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Study reveals there’s more to your lipstick than you might know

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I am not usually one for fear tactics: for telling people what to wear, where they should feel safe, what health means for every body. However, a recent article on the dangers of commercialized beauty by injury attorneys based in the United States caught my attention.

Over the past year, researchers have worked with a group of teenage girls to test their daily lipsticks and glosses for toxic metals. While there was a range of aluminum, cadmium, chromium, and manganese within the samples, the young women who applied these products onto their lips two to three times daily received more than 20 percent of the daily amount considered safe within drinking water. Meanwhile, approximately 75 percent of the samples in this American study had traces of lead, a metal that humans need to avoid entirely. This article is not about fear. It is about empowering the choice and the personhood that puts people in control of what goes on, and ultimately into, their bodies.

No woman (or man) (or anyone in between) should be harmed for putting on 12 layers of lipstick.

The attorneys argue that the Food and Drug Administration (FDA) is unable to officially protect cosmetics-buyers because they do not need pre-market approval. In fact, the Environmental Working Group (EWG) had to pay $175 per product to pay a lab without governmental funding to discover what good and harmful chemicals went unlabelled. The Federal Food, Drug, and Cosmetic Act does not authorize the FDA to approve cosmetic ingredients, and companies such as Revlon and L’Oréal USA may use any ingredients they please, especially those deemed as “trade secrets”. The products become available despite the inaccessible knowledge of what they will do to our bodies days and years after we pucker up in the mirror.

In 2011, the FDA released an expanded study listing 400 lipstick shades and lead parts per million. Mother Jones magazine graphed the top 20 more dangerous shades based upon this study.

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(Source)

This data confirms that lipsticks contain much higher amounts of lead than previous surveys revealed.

Despite the horrifying results of this research, the FDA still does not test the dyes used in lipsticks or establish limits for the amounts of metals in them. The Cosmetic Ingredient Review has this responsibility. Despite its claim of open and un-biased decision making, this sanction was ironically started in the 1970s by a trade and lobbying group based within Washington DC.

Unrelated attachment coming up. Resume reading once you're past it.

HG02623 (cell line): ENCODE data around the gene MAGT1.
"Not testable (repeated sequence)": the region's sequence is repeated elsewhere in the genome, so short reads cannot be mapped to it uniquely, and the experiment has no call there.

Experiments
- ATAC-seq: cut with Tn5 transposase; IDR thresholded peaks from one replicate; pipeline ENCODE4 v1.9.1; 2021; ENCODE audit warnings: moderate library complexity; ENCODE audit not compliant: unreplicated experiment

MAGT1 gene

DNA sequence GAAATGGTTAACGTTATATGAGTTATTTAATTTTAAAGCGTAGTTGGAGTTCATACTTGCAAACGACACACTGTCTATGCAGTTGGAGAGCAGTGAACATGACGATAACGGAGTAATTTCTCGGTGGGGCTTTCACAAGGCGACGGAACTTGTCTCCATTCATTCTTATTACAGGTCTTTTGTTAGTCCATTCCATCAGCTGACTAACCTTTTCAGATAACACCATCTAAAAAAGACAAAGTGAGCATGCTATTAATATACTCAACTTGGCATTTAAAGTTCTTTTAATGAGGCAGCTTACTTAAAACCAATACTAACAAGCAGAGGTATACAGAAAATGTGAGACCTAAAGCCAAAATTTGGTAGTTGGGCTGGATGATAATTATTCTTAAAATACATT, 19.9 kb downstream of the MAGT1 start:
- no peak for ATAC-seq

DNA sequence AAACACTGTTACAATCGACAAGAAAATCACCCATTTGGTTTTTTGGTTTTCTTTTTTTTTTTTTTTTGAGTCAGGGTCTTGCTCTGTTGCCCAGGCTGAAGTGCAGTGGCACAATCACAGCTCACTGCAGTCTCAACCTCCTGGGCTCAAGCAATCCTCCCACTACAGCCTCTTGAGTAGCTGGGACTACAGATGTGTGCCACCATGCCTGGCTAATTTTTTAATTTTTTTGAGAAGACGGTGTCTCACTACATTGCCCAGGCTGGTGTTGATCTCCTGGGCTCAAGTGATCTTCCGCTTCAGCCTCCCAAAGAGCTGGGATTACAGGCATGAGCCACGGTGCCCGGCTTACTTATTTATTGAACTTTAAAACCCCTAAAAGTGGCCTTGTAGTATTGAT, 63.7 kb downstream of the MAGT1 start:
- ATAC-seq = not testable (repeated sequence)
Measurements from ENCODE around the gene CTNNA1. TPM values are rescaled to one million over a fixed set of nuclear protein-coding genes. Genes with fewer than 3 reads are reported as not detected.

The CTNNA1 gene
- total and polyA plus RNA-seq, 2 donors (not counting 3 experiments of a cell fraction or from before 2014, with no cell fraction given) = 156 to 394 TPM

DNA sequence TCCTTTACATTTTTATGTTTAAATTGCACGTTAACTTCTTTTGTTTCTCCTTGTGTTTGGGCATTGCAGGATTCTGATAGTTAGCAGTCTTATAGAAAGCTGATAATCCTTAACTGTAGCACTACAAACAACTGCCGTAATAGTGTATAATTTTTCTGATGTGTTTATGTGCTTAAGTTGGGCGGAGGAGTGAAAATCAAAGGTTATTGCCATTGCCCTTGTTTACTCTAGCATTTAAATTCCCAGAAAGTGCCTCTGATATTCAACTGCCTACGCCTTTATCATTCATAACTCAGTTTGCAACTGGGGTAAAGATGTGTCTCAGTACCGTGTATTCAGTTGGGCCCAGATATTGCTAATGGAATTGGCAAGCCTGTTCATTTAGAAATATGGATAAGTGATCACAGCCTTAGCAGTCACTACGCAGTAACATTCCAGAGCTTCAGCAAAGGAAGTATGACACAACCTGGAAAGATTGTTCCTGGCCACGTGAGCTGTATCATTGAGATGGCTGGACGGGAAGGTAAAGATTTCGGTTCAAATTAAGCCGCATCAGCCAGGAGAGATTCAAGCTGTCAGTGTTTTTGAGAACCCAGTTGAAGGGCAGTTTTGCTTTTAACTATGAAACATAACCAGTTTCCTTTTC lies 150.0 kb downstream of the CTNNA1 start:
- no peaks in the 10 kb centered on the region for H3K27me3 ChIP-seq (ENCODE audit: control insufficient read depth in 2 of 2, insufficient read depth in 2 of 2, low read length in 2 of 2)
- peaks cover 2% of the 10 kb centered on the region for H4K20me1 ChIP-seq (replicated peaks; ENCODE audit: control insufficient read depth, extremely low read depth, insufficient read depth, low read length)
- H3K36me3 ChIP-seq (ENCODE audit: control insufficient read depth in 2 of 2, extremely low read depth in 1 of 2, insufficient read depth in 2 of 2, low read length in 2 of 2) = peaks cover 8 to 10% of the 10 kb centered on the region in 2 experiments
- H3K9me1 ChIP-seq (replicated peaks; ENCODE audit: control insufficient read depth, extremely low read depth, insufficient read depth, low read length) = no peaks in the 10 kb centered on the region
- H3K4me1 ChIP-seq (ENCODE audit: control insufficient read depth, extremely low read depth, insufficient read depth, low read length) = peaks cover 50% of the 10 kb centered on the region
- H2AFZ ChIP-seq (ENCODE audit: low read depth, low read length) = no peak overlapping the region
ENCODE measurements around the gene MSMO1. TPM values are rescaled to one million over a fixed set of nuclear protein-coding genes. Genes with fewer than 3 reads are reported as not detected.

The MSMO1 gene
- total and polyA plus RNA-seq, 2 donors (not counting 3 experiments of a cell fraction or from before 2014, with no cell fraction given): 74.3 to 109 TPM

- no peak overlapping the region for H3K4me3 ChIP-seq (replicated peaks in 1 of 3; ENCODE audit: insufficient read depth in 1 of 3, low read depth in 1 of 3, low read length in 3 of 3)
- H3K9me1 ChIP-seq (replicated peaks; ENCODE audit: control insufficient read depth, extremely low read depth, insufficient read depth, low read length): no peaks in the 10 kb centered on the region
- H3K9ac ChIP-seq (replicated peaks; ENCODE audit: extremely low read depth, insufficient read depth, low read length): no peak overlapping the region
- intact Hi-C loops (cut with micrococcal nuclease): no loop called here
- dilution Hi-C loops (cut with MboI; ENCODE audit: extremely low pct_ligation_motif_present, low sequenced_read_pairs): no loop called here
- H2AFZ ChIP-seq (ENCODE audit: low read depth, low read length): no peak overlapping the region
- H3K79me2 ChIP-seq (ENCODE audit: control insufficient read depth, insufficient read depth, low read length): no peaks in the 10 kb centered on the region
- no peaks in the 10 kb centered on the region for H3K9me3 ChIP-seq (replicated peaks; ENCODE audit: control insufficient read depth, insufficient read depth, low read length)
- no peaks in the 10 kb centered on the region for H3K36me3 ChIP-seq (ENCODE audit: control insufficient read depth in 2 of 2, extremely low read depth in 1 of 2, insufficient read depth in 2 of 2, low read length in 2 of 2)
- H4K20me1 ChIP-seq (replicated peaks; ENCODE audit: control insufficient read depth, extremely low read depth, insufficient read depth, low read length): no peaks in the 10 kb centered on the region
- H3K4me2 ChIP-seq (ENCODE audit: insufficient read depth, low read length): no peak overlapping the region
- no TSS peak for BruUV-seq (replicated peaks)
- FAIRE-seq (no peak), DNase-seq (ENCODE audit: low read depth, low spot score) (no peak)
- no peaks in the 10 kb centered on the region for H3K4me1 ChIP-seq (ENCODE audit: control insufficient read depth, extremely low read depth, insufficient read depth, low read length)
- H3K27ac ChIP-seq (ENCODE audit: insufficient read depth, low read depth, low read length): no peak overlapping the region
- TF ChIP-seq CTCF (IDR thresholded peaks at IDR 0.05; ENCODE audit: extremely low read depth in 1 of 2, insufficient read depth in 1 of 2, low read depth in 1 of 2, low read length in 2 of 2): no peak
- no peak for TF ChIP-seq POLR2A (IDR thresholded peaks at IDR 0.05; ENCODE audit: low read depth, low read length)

Over the years since the Cosmetic Ingredient Review commenced its work in partnership with the FDA, the US has banned 22 chemicals. After assessing the data from the 2011 study seen above, the FDA stated: ‘Lipstick, as a product intended for topical use with limited absorption, is ingested only in very small quantities. We do not consider the lead levels we found in the lipsticks to be a safety concern’. Concurrently, cosmetic company representatives interviewed in the documentary America the Beautiful also claim ‘there isn’t a need for reformulating a product that isn’t unsafe’. These are the same corporations that came out in full force to halt a bill in California that would have stopped the use of phthalates, a cancer-causing chemical banned in Europe in 2004 and still used in a range of American products. These are also the same corporations that come out to sponsor Breast Cancer Walks that take place around the United States.

These contradicting statements, reports, and behaviors all link to a governmentally sponsored program that has banned 22 chemicals – and only six are relevant to cosmetics. In contrast, the European Union currently has outlawed more than 1,300 chemicals, with 450 of them affecting the production of cosmetics.

No amount of lead is safe.

It’s true. Lead may not necessarily cause cancer. However, it poses serious risks. The Current Opinion in Pediatrics suggests that brain damage can occur at blood levels at 0.1 ppm. Elevated lead exposure can cause anything from miscarriages and seizures and cancer, to permanent brain damage within children. With Maybelline’s Color Sensational in Pink Petal at 7.19 ppm, the sight of a three year old holding a tube of lipstick is no longer cute.

The Centers for Disease Control and Prevention, on the other hand, has taken note of the irreversible effects of lead poisoning. As a result they have recalled many products, such as toys, jewelry, crafts, and food-ware, due to the presence of lead. As of now, the FDA shows little sign of recalling the lead coated, bitten, licked, and smudged lips.

So… what now?

Tell your friends who have lips, kiss lips, read Lip, want lips for a lifetime about this issue.

Check out lists the Environmental Working Group and the Campaign for Safe Cosmetics put together to read more about safe, alternative cosmetics.

Empower yourself in the fight back; empower yourself with knowledge; move your lips.

Sources:

America The Beautiful

The Ugly Truth About Beauty Products: What’s In Your Cosmetics Could be Killing You

Easily Lead

Which 20 Lipsticks Contain the Most Lead?

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One thought on “Study reveals there’s more to your lipstick than you might know

  1. Interesting- what safeguards do we have here in Australia for those products? Which agency is even responsible?

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